September 20

Impress Everyone with This Recipe On Game Day

My favorite thing about the Super Bowl isn’t the game itself—or even the commercials. I might lose a few points with guys, but I think the best thing about the Super Bowl is the food. One of my all-time favorite game-time things to eat are these lobster-stuffed potatoes. Check out the video below with my director of communications, Emily and let us know what you think.

Twice-Baked Lobster-Stuffed Potatoes from Chef Marc Murphy on Vimeo.

2 (1½-pound) female lobsters
Kosher salt
6 tablespoons (3 ounces) unsalted butter, softened
6 to 8 medium Yukon Gold potatoes (2½ to 3 pounds), scrubbed and dried
1 tablespoon finely chopped fresh rosemary
¼ cup finely chopped scallions, plus more for garnish
1 cup crème fraîche or sour cream, plus more for garnish
1 cup (about 3¾ ounces) shredded Gruyère
1 to 2 tablespoons heavy cream
Freshly ground black pepper

Preheat the oven to 400°F; position the rack in the middle of the oven.

Place the lobsters in the freezer for 15 to 20 minutes—this will put the lobsters to sleep and calm them down so they’re not so acrobatic when you try to finish them off. Fill a large pot with water and add enough salt so the water tastes like seawater, and bring to a boil. Fill a very large bowl with ice and water.

Working with one lobster at a time, in one decisive motion, plunge a chef’s knife into and all the way through the lobster’s head (so the head is halved)—this kills it quickly. Break down the lobster by removing the claws and the tail. Crack open the carcass, and you will find green lobster roe (see Tip). Set the roe aside. Repeat with the other lobster. Discard the lobster carcasses or save them to make lobster stock later.

Add the lobster tails to the boiling water and cook for 3 minutes; add in the claws and cook for an additional 6 to 7 minutes; the tails will take 9 to 10 minutes. Remove the lobster from the boiling water and set aside. Once cool, crack the claws and tails and remove the meat. Quarter the tails lengthwise and chop. Cut the claw meat in half and chop it into pieces the same size as the tail meat.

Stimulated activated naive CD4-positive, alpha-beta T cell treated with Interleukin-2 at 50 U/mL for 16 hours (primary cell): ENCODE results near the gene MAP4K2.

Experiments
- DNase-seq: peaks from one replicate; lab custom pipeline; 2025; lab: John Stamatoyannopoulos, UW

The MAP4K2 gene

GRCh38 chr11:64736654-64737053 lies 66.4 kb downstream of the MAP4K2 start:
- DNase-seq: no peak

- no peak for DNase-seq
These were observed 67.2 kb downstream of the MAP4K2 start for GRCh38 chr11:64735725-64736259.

In a small bowl or a mini food processor, combine the reserved lobster roe and 4 tablespoons of the butter and mix together or pulse until thoroughly combined. Set aside.

Poke holes in the potatoes, place them on a rimmed baking sheet, and bake for about 45 minutes, or until just soft. You can bake the potatoes while you prepare the lobsters. Remove from the oven and let cool slightly; leave the oven on. Cut off the tops of the potatoes and discard. Carefully, without breaking the skin, scoop the potato flesh into a bowl. Mash the potatoes and set aside.

In a small sauté pan, melt the remaining 2 tablespoons butter over medium heat and cook until the milk solids sink to the bottom of the pan and turn hazelnut brown and the butter starts to smell nutty, 3 to 4 minutes. Add the rosemary and cook, stirring, until fragrant, about 1 minute. Add the scallions and cook, stirring, for 1 minute. Transfer the rosemary-scallion butter to the bowl with the mashed potatoes and add the crème fraîche, ¾ cup of the Gruyère, the lobster meat, and the lobster butter. Mix until thoroughly combined. Add 1 tablespoon of the heavy cream and mix until incorporated. Add more heavy cream if needed to achieve the desired consistency, and season to taste with salt and pepper.

Spoon the potato-lobster mixture into the potato shells and place them in a baking pan. Sprinkle the potatoes with the remaining cheese and bake for 12 to 15 minutes, or until the potatoes are hot and bubbling. Top with the extra crème fraiche and scallions, and serve.

TIP: Ask your fishmonger to sell you female lobsters—you’ll need the roe for this dish, but if for some reason, you get male lobsters, just proceed with the recipe as is, minus the lobster roe—it will still be great.